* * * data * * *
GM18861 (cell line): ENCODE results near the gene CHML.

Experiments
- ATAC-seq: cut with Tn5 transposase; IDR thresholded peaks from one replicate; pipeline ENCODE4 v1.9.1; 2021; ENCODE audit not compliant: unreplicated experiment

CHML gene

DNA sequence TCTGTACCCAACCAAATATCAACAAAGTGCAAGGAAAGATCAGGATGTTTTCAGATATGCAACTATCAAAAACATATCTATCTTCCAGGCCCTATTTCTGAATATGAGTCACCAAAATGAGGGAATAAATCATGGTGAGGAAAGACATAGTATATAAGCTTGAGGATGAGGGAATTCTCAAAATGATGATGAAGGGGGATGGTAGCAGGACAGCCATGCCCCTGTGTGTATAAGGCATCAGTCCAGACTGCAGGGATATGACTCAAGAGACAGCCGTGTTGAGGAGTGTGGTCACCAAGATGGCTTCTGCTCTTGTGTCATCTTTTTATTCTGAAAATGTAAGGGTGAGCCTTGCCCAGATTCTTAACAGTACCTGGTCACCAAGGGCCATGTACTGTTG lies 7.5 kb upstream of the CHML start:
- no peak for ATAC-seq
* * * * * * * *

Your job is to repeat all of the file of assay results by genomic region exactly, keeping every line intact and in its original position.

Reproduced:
GM18861 (cell line): ENCODE results near the gene CHML.

Experiments
- ATAC-seq: cut with Tn5 transposase; IDR thresholded peaks from one replicate; pipeline ENCODE4 v1.9.1; 2021; ENCODE audit not compliant: unreplicated experiment

CHML gene

DNA sequence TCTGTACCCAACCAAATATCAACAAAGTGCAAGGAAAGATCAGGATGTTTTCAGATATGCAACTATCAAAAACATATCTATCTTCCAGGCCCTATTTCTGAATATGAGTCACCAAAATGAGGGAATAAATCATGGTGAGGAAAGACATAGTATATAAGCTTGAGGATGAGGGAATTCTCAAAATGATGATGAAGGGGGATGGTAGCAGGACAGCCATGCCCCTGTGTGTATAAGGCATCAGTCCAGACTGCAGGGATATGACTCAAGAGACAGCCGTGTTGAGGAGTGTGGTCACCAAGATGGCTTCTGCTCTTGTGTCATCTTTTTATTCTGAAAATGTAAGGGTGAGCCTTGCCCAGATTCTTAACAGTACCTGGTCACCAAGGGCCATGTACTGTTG lies 7.5 kb upstream of the CHML start:
- no peak for ATAC-seq